Chinese real estate giant Evergrande, which has an estimated debt of $300 billion, is still paying $83.5 million in interest on a bond loan. At least that has the Securities Times reported.
According to this Chinese state newspaper, Evergrande transferred the amount to Citibank on Thursday. Citibank would then transfer it to creditors. Evergrande threatened to default on his payments next weekend.
Actually, the ailing real estate group should have paid the interest on the bonds a month earlier. When that didn’t happen, a 30-day grace period began in which the company could still try to pay. That term ends on Sunday morning. If the company still has not paid, larger investors will then be able to force Evergrande into a (bankruptcy) settlement through the courts. That will probably be prevented now.
Period of grace
Evergrande broke the silence surrounding the company on Wednesday by stating that the grace period after missing the September payment had not yet expired. Previously, international parties had complained that they hadn’t heard from Evergrande. They fear that they will end up at the back of the line if Evergrande eventually goes bankrupt.
Evergrande is far from out of the woods. The payments now give some breathing space to try to find sufficient liquid assets to be able to meet future payment obligations. On October 29, the grace period for an interest payment that should have been paid on September 29 expires. In total, Evergrande missed payments of $280 million due on September 23 and 29 and October 11.
The news about the payment immediately led to an increase in the price of Evergrande shares in Hong Kong, by almost 8 percent. Later on Friday, half of that price gain was left over. On Thursday, shares had fallen just 14 percent; the stock market then responded to news that Evergrande had failed to sell a majority stake in its property management business to smaller industry peer Hopson.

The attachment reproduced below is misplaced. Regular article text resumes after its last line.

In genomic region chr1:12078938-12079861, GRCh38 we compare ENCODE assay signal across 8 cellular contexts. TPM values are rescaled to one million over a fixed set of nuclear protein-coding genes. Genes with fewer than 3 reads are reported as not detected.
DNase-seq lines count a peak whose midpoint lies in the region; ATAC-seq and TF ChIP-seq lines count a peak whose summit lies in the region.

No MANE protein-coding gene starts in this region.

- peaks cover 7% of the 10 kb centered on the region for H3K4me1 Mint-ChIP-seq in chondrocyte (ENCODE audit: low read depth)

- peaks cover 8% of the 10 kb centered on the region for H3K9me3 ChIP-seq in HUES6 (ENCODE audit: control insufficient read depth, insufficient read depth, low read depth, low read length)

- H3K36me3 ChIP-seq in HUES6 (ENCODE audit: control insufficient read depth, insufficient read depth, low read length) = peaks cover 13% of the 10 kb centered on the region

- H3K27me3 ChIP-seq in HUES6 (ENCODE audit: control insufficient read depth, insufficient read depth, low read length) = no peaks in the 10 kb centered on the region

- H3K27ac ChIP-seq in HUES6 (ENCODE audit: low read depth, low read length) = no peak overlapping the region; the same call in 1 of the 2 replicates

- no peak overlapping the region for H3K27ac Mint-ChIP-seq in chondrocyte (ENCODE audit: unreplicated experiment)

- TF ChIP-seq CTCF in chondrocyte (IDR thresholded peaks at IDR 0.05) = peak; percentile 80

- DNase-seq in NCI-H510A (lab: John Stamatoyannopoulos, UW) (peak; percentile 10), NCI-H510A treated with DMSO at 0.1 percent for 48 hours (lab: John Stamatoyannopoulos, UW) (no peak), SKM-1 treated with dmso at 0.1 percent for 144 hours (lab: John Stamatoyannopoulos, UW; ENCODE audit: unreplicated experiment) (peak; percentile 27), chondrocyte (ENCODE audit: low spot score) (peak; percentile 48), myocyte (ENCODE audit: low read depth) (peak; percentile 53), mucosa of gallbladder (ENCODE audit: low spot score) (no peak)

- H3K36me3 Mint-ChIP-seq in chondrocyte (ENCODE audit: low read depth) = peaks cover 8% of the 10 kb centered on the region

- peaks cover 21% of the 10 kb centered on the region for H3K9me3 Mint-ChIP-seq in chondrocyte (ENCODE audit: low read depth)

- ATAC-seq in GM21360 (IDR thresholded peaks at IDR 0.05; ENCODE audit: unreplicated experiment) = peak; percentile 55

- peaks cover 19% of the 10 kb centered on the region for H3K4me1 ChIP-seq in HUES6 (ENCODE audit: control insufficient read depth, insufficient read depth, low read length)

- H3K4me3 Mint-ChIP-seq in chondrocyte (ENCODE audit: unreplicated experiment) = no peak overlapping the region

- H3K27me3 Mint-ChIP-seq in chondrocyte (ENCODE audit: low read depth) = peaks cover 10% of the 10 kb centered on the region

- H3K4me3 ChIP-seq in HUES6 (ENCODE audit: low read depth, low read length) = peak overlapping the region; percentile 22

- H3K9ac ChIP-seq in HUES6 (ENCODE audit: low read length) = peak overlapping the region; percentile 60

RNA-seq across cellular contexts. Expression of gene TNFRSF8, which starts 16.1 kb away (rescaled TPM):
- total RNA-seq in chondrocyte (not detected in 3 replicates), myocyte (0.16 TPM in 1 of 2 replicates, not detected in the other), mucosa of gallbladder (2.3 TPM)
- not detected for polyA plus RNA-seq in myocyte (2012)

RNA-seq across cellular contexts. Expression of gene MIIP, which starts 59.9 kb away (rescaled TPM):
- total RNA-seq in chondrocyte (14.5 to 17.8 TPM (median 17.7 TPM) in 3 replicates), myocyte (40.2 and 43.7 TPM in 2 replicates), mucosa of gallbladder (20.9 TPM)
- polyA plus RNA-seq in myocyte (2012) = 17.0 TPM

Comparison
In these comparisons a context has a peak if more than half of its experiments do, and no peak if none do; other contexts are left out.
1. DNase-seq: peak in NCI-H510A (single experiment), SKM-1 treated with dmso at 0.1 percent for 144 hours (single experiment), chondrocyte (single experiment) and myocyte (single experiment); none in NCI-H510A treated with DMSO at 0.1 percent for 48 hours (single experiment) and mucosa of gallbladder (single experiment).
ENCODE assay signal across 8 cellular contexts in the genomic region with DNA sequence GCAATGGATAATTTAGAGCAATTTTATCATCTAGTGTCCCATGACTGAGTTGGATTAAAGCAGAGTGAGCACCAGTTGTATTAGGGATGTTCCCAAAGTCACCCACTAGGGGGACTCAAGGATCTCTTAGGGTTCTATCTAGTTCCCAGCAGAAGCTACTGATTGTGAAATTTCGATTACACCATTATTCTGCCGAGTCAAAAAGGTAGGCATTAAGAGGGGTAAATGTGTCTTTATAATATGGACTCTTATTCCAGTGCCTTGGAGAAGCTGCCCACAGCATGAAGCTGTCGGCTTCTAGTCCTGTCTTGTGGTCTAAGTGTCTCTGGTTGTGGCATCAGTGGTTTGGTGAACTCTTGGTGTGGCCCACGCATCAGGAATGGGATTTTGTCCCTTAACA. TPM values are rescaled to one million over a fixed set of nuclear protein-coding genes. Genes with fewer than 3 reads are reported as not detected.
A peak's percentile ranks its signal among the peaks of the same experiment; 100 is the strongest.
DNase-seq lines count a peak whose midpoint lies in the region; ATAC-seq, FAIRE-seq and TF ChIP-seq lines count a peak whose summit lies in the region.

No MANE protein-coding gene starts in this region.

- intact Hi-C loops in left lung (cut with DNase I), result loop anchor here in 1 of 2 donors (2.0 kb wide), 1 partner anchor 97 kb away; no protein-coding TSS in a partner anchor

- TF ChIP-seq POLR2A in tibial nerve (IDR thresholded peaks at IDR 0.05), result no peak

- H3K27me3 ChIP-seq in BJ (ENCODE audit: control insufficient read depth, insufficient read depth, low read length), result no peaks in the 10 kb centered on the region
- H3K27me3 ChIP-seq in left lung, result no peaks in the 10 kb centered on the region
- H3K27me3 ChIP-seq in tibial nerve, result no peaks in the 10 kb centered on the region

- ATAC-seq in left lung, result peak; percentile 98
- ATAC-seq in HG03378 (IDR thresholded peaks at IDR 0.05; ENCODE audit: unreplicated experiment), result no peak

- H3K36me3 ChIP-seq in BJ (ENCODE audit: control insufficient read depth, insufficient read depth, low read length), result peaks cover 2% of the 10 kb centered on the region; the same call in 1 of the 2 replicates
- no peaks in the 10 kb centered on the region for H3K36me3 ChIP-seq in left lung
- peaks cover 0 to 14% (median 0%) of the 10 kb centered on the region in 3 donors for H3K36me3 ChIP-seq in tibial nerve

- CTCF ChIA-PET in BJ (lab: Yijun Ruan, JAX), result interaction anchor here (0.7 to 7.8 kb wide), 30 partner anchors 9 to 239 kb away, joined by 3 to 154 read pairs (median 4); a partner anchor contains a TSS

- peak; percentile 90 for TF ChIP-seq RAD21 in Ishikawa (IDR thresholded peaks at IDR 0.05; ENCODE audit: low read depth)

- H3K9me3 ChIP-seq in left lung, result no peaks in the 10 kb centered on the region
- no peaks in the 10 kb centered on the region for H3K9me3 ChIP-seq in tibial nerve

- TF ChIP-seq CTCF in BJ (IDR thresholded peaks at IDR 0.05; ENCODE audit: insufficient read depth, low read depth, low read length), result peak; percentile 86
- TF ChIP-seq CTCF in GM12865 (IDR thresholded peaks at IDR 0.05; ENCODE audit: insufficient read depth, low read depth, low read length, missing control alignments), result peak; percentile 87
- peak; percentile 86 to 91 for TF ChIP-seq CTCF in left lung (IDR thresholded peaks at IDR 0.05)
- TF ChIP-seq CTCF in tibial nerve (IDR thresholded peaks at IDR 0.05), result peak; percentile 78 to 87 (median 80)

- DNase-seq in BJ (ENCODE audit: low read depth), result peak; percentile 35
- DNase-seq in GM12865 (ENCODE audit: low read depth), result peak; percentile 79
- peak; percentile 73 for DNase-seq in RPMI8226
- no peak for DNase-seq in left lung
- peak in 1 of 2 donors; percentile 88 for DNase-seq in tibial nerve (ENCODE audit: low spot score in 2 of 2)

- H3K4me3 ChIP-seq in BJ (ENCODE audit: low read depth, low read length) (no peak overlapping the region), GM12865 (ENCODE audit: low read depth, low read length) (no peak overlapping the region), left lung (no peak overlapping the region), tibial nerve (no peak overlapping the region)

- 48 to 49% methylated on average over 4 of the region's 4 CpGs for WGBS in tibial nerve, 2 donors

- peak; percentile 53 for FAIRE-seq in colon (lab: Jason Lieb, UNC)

Evergrande isn’t just attracting so much attention because its debt is about 2 percent of China’s gross national product. There is a great fear that many other real estate companies, and the banks that make money from them, are also at risk – and ultimately the Chinese economy too. There is already the luxury real estate group Fantasia, which, like real estate company Sinic, was unable to pay the interest on bonds on time.
Real estate makes up about a quarter of the Chinese economy, and about 40 percent of financial institutions are said to have outstanding loans in this sector. The Chinese central bank PBOC called the effects on the financial sector “manageable” a week ago. On Thursday, China’s Banking and Insurance Regulation Commission said Evergrande was an “individual” case. For example, financial institutions are trying to allay fears inside and outside China that the problems in Chinese real estate are dragging on other parties.
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